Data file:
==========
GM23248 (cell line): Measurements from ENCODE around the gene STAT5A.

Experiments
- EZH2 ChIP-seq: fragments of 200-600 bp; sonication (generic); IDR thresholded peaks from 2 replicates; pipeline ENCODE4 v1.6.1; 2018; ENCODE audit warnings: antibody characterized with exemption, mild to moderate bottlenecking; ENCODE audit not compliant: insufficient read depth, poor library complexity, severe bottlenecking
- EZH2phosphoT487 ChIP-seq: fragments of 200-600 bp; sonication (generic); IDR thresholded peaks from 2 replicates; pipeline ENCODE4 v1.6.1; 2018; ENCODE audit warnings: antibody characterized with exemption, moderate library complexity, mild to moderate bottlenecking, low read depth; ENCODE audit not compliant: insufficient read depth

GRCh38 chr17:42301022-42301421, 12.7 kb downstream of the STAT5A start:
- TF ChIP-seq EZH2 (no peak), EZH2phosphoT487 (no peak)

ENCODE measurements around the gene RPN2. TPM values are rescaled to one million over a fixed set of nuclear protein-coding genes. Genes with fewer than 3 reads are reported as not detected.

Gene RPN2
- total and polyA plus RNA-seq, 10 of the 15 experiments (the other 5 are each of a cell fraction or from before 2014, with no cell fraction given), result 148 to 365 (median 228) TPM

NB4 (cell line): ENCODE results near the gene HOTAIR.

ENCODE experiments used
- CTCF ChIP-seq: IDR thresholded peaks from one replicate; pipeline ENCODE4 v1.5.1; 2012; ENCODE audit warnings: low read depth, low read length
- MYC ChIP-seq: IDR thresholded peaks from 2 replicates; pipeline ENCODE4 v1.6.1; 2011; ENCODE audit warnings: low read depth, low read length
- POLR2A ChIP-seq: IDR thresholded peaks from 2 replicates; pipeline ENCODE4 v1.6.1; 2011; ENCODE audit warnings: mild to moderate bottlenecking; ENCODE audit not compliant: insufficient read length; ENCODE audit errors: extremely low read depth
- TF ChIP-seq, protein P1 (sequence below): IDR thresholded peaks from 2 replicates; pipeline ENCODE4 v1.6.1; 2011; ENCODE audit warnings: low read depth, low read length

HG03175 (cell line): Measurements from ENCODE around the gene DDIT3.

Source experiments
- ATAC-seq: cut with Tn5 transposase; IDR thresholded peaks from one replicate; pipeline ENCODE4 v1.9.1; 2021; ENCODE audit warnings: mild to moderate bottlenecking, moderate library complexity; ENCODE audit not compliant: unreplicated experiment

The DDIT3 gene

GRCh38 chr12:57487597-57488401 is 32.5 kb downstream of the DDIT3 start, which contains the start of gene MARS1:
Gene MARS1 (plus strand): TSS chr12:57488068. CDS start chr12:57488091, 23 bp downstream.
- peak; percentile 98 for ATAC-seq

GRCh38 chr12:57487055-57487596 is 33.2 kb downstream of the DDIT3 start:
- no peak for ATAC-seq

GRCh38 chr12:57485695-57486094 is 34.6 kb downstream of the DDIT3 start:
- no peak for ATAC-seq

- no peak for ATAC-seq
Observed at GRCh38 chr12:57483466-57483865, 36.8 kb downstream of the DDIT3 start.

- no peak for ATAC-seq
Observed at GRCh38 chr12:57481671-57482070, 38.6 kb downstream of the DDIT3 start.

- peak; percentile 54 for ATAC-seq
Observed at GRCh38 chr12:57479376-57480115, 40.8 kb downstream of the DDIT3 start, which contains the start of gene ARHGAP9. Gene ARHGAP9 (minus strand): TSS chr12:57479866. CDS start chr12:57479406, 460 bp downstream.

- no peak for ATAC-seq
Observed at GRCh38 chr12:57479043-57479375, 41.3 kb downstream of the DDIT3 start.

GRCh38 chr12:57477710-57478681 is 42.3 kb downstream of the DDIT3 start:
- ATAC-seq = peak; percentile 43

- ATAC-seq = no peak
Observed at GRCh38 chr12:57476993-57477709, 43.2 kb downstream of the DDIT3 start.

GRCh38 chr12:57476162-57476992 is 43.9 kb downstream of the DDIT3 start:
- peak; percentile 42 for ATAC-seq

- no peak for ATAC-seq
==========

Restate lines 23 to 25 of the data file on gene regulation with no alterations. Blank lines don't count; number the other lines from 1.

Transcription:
GRCh38 chr12:57487055-57487596 is 33.2 kb downstream of the DDIT3 start:
- no peak for ATAC-seq

GRCh38 chr12:57485695-57486094 is 34.6 kb downstream of the DDIT3 start: